A small company that made cigarettes for women only. But as soon as this news broke, Marlboro's head company, Philip Morris, planned to change its marketing method and became the epitome of 20th-century business propaganda. So what the Marlboro Market did was that instead of excusing smoking and using hard-to-understand statistics, they emerged from the Marlboro Man campaign. They represent a character who should be everything that a man wants to be. They call this character the Marlboro Man. The Marlboro man is a perfectly-bodied cowboy and is portrayed in advertisements as the highest human archetype. He is tough, upbeat, and graceful, and overall he stands out as a symbol of freedom and masculinity. And just as we kids bought MRF bats in the 1960s, men were so intrigued by Marlboro Man and started buying Marlboro cigarettes that the commercial became very popular. And within a year, Marlboro has grown from a market share of less than 1% to become the fourth-largest cigarette manufacturer globally. And the funny thing is, in all this ad, cigarettes are not the center of attention.
Cigarettes as a product but got 10 seconds of recording time in every one of these commercials. And because of this, even though cigarette advertising is permanently banned on television, and brands cannot show cigarettes in their TV commercials, Marlboro could get through this situation very easily because their approach wasn't showing the cigarette, but the Marlboro Man itself. And so they could communicate their emotions very easily, even through print and magazines. And that's why Marlboro's business continued to grow after the 1970 ban; in fact, sales soared because all the rest of the brands struggled to sell their products without showing off their products.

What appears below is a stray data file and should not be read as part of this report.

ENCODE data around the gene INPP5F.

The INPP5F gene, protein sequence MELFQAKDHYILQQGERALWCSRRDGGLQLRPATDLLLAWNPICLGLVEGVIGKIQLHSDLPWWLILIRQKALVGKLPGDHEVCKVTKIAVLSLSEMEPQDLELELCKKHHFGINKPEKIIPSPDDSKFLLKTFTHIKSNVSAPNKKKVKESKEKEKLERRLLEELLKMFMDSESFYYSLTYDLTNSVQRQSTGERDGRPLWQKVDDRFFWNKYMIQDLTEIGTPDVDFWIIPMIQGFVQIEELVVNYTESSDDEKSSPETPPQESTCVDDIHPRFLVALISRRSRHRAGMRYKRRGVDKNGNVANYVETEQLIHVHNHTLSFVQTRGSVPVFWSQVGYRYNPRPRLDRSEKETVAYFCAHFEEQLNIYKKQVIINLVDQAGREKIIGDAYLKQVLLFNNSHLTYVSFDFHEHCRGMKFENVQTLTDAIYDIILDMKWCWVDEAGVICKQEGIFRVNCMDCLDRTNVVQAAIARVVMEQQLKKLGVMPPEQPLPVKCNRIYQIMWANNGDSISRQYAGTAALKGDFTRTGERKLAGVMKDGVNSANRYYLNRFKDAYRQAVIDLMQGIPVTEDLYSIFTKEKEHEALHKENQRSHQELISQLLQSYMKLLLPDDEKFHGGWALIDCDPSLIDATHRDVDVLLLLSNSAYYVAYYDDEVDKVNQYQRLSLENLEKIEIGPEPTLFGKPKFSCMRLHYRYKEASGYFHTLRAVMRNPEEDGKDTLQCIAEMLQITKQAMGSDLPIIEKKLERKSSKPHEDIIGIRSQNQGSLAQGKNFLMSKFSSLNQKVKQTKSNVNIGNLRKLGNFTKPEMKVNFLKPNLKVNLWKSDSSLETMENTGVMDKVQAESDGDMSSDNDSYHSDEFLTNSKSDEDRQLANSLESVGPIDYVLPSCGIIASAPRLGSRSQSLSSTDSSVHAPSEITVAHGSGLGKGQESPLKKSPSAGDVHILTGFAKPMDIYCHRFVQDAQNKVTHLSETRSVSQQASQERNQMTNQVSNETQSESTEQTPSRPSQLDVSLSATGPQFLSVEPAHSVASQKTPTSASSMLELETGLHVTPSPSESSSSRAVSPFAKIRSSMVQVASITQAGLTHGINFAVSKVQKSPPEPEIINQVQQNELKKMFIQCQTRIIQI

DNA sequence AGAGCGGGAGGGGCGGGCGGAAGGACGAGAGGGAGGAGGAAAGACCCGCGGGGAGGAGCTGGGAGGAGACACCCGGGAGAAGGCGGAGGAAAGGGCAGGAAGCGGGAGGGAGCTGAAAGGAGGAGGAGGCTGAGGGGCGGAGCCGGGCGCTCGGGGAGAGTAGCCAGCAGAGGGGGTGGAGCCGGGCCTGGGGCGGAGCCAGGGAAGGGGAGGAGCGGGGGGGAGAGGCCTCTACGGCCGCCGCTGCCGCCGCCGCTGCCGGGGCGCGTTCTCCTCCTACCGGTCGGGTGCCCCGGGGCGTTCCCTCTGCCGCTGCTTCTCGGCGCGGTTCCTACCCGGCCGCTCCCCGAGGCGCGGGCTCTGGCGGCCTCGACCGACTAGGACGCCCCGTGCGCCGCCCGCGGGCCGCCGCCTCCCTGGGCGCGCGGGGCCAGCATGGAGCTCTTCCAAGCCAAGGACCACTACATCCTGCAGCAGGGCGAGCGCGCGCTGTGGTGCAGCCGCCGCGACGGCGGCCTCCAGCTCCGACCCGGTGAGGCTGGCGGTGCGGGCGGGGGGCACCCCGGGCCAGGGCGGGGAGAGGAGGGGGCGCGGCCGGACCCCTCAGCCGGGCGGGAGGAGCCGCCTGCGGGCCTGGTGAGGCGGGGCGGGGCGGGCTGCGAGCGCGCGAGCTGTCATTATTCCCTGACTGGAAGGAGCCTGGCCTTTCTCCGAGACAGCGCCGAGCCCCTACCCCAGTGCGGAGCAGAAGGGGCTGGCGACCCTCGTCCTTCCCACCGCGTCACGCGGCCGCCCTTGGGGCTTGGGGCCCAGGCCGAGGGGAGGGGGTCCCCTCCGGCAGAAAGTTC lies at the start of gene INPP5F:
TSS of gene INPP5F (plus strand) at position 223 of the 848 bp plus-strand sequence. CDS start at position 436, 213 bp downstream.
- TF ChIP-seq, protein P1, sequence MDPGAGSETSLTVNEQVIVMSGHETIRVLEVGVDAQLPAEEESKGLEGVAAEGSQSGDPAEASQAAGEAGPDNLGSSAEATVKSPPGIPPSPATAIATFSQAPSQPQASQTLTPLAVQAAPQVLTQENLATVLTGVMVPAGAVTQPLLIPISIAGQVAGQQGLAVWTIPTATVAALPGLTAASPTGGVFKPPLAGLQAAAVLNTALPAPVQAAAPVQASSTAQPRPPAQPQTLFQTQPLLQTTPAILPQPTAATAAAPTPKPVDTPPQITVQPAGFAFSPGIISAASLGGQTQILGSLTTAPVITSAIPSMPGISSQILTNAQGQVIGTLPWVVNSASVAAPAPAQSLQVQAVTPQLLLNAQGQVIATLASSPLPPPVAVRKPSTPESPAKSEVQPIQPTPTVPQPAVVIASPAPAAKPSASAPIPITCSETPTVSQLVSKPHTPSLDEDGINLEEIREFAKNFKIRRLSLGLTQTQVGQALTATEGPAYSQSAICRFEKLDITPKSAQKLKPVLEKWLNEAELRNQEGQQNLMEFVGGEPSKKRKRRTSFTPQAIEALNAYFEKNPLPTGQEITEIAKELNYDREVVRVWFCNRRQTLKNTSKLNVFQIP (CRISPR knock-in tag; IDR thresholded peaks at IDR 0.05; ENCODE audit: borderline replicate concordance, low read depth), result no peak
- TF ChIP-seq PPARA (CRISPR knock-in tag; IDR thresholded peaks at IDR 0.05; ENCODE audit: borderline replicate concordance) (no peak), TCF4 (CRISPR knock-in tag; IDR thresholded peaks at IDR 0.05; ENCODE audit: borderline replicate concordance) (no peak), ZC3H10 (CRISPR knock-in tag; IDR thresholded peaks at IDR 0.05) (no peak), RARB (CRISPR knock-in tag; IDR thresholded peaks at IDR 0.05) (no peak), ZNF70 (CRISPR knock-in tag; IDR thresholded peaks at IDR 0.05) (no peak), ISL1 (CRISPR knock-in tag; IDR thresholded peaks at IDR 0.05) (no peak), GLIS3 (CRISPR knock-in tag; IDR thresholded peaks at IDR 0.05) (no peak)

Marlboro became an advertising legend and become a $58 billion brand. Well, there is more than just a business lesson. There is a very, very important life message that we must all learn from this ideal case study. Even today, we often forget that we are continuously bombarded by cigarette advertisements that don't look like advertisements but rather in the shape of pop culture icons. This now also includes the image of James Bond, in which he appears in a tuxedo and personifies sleek masculinity, or Kabir Singh, who is portrayed as the epitome of masculinity. Regardless of how gainful they look, we need to understand that they are simply taking advantage of your insecurities to assure you to do something that will give you feel like a superior version of yourself.
But the truth is that you don't realize that your insecurities are giving money in their pockets. So that these companies eventually make billions of dollars, rather than turning you into an ill and wretched addict, be it through cigarettes or rather social recognition, depending on what you buy. So keep both your eyes open and don't fall over into these shitty traps. Finally, and most importantly, my older brother's advice is always to remind yourself that buying nonsense things will never make you feel happier or become an excellent version of yourself. The only thing that makes you feel better is accepting your insecurities and shortcomings. And in the end, if you don't accept your insecurity, some multi-billion-dollar brand will fall into your misery and profit from it.